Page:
On river right of Upper Gingercake Creek, there’s a big cliff line that is tucked in discreetly by the dense canopy. While the crew decided to check that out, I had another point of interest about 0.25 miles further upstream that I went solo to.
Turns out my hunch was correct, as I came across the biggest waterfall on the upper sections of the creek! This 25-ft fall has a neatly perched overhang rock above it; but more interesting is the sharp direction change the water takes in the middle of the falls and then again at the base. While not an overly impressive or strongly flowing fall, the details made it interesting enough that it was worthwhile to take the quick detour for me.
After ‘schwacking back to FR 496, we decided to start our hike a little bit closer to the top of the canyon, in hopes of saving some time and effort.
Backtracking east on FR 496 for about 0.75 miles, we parked on the road where it curves to the left at (35* 55.6463′ N, 81* 51.9005′ W). There is a fairly wide enough pull out in the grass at the bend for 2 cars. If you look at a topo map, you should be almost directly above where you can see the canyon forms – about 400-ft below.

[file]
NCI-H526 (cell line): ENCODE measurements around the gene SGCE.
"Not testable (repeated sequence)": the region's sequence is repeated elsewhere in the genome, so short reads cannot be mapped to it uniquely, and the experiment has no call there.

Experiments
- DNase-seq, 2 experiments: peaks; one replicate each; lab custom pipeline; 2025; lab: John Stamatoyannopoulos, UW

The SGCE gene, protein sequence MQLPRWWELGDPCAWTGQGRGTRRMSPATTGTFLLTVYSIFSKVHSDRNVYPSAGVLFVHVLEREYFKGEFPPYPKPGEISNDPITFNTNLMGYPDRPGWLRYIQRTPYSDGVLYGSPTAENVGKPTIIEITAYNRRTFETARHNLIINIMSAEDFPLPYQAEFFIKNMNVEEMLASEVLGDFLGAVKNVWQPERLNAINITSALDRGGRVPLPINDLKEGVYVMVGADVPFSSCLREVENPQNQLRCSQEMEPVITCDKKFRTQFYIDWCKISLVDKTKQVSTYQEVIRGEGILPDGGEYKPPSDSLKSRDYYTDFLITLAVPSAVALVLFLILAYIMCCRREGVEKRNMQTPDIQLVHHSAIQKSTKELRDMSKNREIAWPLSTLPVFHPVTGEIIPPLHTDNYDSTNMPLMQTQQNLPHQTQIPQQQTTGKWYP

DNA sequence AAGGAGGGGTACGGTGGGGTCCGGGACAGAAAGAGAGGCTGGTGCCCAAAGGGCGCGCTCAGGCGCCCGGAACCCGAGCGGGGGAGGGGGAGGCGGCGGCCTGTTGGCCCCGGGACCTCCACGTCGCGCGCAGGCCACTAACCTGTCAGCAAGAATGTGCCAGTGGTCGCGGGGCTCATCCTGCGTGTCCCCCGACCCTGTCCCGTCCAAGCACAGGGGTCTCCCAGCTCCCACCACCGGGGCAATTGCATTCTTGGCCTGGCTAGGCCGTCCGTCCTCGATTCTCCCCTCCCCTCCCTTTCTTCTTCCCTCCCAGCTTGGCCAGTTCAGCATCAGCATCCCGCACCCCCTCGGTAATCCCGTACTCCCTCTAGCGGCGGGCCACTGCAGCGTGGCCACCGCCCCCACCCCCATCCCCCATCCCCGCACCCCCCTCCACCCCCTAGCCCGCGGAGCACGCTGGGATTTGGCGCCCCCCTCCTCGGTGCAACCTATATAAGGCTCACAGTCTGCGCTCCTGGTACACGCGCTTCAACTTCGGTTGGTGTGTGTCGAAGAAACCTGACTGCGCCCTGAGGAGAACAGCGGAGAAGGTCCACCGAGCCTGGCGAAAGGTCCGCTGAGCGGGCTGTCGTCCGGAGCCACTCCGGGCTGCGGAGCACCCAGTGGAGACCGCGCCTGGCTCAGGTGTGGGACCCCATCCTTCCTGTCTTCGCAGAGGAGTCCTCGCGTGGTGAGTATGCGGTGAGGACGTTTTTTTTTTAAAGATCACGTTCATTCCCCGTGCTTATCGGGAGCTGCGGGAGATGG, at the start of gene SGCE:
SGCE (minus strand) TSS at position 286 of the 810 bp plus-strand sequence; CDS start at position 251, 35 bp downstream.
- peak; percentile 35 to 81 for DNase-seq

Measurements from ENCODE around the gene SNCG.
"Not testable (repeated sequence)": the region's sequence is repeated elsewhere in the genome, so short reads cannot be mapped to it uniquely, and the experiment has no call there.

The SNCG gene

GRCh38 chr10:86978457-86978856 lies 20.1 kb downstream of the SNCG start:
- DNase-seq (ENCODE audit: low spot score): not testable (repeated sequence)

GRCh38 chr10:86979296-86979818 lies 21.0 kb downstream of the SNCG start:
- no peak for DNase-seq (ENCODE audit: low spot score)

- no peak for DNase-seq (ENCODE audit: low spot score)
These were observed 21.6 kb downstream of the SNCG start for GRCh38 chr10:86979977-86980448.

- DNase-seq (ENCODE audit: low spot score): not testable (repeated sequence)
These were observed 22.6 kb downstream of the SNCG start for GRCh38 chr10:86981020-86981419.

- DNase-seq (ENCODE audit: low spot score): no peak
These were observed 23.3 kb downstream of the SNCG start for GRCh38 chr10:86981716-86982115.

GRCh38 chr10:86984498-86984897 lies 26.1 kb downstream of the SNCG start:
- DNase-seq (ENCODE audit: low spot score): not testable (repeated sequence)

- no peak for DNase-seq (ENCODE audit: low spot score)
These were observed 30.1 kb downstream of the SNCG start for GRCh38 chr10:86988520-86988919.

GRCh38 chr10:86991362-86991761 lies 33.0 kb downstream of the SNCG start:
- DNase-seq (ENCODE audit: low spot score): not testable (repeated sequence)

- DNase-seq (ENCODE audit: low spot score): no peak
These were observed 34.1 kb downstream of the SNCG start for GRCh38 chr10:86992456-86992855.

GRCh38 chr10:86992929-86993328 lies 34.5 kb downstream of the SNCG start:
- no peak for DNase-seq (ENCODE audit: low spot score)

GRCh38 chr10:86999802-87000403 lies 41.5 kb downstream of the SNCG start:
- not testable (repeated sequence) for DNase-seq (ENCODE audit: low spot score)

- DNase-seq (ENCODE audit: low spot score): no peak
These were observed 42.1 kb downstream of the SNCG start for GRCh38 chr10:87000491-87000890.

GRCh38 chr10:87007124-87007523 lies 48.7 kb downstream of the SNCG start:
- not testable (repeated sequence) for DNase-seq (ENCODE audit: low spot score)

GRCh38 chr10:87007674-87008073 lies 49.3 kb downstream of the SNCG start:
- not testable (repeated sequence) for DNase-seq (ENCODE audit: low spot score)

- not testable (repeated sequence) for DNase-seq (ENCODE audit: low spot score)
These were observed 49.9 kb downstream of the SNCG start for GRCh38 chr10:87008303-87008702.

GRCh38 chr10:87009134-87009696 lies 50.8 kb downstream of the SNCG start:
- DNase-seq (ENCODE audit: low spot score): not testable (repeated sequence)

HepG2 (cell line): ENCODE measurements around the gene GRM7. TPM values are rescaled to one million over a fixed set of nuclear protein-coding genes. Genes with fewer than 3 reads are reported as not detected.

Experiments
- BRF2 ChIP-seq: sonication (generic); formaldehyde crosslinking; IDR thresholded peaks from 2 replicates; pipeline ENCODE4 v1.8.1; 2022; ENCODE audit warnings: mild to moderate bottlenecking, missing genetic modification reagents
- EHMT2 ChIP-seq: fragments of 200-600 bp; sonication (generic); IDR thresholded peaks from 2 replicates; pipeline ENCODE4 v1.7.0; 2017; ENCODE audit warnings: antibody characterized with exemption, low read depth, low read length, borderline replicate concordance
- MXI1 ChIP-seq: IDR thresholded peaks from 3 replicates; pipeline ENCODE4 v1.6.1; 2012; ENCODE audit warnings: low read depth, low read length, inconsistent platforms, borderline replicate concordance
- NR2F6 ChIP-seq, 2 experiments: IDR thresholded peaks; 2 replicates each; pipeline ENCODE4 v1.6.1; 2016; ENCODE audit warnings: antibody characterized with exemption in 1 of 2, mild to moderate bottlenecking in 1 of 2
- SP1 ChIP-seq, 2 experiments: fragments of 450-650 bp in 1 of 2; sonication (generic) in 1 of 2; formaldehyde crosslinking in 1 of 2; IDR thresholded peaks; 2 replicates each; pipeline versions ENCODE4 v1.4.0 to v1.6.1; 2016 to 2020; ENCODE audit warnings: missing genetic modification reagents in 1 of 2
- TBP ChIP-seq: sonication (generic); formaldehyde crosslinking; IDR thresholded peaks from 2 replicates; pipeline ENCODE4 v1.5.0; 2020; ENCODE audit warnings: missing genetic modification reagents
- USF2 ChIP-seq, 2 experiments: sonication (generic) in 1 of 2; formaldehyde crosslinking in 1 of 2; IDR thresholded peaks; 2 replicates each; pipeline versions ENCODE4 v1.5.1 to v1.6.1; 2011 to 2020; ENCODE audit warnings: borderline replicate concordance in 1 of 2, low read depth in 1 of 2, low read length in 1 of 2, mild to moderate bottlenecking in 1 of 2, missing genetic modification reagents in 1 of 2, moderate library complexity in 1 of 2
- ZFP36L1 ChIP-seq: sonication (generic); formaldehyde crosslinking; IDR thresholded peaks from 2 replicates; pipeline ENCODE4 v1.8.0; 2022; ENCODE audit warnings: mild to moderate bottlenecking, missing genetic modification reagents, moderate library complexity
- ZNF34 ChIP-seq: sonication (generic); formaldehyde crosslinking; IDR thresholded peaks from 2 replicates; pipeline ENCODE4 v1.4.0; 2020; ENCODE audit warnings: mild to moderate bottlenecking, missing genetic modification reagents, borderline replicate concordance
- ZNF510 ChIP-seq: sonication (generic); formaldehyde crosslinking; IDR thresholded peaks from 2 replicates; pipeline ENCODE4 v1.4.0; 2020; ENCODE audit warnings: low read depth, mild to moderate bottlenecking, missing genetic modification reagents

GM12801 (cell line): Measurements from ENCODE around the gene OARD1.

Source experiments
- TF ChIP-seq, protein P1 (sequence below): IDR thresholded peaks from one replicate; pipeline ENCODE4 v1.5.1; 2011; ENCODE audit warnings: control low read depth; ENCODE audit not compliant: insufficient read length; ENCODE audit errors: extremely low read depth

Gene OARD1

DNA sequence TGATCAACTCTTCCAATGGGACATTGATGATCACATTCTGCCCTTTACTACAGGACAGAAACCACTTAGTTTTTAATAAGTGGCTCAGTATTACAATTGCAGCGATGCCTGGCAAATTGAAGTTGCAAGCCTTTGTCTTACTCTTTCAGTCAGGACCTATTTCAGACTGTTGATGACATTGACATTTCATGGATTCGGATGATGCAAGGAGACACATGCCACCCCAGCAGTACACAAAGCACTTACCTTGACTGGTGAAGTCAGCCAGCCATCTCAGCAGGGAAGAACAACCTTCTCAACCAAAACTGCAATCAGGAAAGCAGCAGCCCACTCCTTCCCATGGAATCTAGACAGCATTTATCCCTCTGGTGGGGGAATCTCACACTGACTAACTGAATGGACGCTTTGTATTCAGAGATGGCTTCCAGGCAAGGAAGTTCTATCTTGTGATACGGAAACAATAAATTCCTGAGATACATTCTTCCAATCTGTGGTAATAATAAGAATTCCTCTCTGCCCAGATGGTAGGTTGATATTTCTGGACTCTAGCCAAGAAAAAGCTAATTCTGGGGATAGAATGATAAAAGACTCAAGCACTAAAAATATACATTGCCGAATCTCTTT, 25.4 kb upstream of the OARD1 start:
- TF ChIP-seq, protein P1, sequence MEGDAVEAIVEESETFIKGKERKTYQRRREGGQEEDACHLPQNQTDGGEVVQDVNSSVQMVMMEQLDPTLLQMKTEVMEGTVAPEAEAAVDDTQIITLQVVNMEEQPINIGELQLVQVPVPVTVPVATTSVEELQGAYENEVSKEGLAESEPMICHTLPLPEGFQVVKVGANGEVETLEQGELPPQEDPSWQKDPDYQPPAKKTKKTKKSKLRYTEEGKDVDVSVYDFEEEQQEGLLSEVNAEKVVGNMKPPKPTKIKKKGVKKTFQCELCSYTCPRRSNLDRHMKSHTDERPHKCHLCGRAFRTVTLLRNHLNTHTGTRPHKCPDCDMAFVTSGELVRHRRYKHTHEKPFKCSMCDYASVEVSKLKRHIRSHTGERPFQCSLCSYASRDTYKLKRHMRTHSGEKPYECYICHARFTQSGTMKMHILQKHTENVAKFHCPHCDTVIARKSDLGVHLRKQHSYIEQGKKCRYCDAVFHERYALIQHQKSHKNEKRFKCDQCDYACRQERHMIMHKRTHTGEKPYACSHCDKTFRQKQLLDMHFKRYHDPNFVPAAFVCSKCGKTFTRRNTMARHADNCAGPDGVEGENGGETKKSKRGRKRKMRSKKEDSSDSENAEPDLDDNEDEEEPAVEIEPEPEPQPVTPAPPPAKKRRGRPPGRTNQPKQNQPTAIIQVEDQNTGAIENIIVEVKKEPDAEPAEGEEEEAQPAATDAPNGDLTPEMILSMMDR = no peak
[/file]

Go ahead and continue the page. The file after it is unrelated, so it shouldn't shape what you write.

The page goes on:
Heading down the side of the mountain from the parking, you’ll want to bear slightly southwest. Shortly thereafter, you should find a gully/old grade that heads further down the mountainside. It’s fairly easy going but the grade will fade out, leaving the last 200-ft to be a path of least resistance through dense rhodo. The goal is to just keep heading down until you reach the creek.
We aimed our path perfectly and got spit out onto the creek at (35* 55.4728′ N, 81* 51.8254′ W) – the very beginning of the canyon. Immediately downstream of this point is the brink of the first waterfall inside the Gingercake Creek Canyon and immediately upstream is a nice set of entrance cascades.
From here on downstream, the best approach is through the gut of the creek and canyon. The riverbed sides are densely overgrown with rhodo and laurel, making bushwhacking quite difficult in places but the creek itself is very open. Depending on your skill level and abilities, you’ll be crossing the creek several times and down scrambling/climbing precariously stacked boulders that are quite slippery. This is a technical and potentially dangerous creek walk, please prepare accordingly.
Going river left downstream, Gingercake enters a deep and mossy slot with a strikingly distinct boulder spearheaded right into the brink of it! Later dubbed Prelude Falls, this 20-ft waterfall set the tone for what was to come.
Prelude Falls is absolutely stunning with its vibrant setting and ancient feeling.
Various photos of the crew at Prelude Falls. (Click to enlarge)
Moving further downstream, the next fall is only about 250-ft away. Later dubbed Top Hat Falls, this waterfall was the most scenic one of the day to me.